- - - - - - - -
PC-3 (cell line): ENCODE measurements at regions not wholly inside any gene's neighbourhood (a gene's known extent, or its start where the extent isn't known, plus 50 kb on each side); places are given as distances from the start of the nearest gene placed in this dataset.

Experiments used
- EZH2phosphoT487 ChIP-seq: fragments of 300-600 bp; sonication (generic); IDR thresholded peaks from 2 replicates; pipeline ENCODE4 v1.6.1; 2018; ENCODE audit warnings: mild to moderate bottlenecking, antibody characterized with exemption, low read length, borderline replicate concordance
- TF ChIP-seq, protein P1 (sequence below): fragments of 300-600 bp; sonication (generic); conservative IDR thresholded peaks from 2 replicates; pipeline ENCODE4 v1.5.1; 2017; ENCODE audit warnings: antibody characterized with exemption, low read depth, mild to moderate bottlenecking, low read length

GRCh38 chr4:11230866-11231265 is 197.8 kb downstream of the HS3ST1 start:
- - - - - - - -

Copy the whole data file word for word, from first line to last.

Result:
PC-3 (cell line): ENCODE measurements at regions not wholly inside any gene's neighbourhood (a gene's known extent, or its start where the extent isn't known, plus 50 kb on each side); places are given as distances from the start of the nearest gene placed in this dataset.

Experiments used
- EZH2phosphoT487 ChIP-seq: fragments of 300-600 bp; sonication (generic); IDR thresholded peaks from 2 replicates; pipeline ENCODE4 v1.6.1; 2018; ENCODE audit warnings: mild to moderate bottlenecking, antibody characterized with exemption, low read length, borderline replicate concordance
- TF ChIP-seq, protein P1 (sequence below): fragments of 300-600 bp; sonication (generic); conservative IDR thresholded peaks from 2 replicates; pipeline ENCODE4 v1.5.1; 2017; ENCODE audit warnings: antibody characterized with exemption, low read depth, mild to moderate bottlenecking, low read length

GRCh38 chr4:11230866-11231265 is 197.8 kb downstream of the HS3ST1 start: